Right from the opening of first track Drop Me Down, it is obvious that Amen 2 will be atmospheric and incredibly emotional. On the first Amen album, Joensuu set himself the limit of “only using acoustic instruments and to keep everything restrained up to a point” yet on this second collection he hold back absolutely nothing as he explores what it means to question one’s religion and surroundings. The lyric “Oh God won’t drop me down” recurs throughout the song, which brings to light the hope he held at the beginning before the subsequent downfall of his faith. The whole album is Joensuu’s quest to accept that a deity does not exist in his mind anymore, and this track sums it up perfectly.
In contrast to the emotional and quiet pieces that dominate the beginning of the album, tracks like There Used To Be Darkness make the album seem a lot more positive as Joensuu has clearly found where he wants to be and move on. The title’s positivity rings true throughout with a strong bassline and more upbeat synthesiser sounds throughout that bring a sense of reconciliation and understanding to the confused narrative at the start of the release. The choral sounds at the end are spine-chilling to bring to a close the colossal 11-minute track. This song is the epic that will define this album’s popularity with Mikko’s fans.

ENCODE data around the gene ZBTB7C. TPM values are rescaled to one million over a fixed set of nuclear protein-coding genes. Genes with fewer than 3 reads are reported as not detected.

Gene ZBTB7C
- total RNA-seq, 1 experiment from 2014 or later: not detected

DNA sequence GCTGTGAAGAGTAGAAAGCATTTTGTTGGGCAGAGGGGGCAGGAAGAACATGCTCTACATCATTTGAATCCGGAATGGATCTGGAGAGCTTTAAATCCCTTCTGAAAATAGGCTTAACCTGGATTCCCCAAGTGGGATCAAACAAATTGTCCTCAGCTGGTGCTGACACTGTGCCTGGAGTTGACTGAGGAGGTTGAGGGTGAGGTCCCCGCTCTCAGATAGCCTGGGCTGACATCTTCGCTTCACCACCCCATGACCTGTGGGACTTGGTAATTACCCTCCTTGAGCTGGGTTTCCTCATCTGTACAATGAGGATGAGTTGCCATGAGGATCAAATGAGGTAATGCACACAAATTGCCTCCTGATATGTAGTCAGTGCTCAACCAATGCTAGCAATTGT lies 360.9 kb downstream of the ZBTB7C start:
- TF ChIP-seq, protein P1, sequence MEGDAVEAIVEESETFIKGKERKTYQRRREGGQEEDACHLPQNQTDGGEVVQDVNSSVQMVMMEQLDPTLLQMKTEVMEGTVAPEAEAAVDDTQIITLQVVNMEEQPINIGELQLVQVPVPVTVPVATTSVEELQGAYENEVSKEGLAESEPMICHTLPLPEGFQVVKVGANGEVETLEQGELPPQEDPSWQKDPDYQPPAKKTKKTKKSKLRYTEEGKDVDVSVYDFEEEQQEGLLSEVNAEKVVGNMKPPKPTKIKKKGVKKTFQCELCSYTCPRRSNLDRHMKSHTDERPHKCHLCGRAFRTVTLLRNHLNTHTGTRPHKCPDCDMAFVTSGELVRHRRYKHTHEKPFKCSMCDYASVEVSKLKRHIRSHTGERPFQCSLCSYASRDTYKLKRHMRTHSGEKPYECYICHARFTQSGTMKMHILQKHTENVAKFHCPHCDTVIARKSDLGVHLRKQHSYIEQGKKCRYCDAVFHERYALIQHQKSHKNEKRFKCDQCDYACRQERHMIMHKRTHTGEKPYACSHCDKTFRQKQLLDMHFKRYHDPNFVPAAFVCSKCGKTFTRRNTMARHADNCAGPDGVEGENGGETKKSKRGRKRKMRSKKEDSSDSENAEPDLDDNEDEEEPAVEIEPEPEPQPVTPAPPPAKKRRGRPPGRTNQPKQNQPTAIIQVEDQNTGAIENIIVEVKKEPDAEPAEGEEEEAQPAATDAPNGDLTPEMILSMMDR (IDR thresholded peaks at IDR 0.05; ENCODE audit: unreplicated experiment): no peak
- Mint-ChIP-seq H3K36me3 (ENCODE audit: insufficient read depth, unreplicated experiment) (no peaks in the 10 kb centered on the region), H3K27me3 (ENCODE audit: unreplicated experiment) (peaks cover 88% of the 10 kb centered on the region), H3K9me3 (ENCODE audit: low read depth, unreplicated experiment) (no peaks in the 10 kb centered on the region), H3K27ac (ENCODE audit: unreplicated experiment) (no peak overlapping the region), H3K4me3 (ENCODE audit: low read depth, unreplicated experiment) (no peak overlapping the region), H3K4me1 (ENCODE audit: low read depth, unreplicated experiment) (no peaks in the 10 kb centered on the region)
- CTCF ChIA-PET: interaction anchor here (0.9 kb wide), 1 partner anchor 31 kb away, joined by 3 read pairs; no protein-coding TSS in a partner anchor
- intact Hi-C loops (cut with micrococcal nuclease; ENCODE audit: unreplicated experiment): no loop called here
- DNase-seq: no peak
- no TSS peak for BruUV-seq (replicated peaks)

The closing track I Gave You All is a predominantly instrumental piece stainding at 20 minutes in length, but the lyrics speaking of the burden Joensuu has finally managed to drop stand out in the song to bring the only slight sense of closure to the album. It leaves the trilogy open to however he wants to close it with Amen 3, and the ability to leave it so open-ended is both a blessing and a curse.
Overall, Joensuu’s Amen 2 follows up the first in the trilogy well while exploring his own dropping of faith. The emotion is clear without and the instrumentation is clean but taken as one album it seems to lack something. It is almost be a certainty that the collection will be an incredibly moving piece that is outstanding, but each of the first two collections seems to lack the closure that Amen 3 is destined to bring when that is finally released. Mikko has said “there’s a certain balance to be found between an overwhelming joy towards the beauty of life and living, and not really knowing if the mind will collapse into the abyss again” – a quote which describes the emotive side of the album better than perhaps anything else.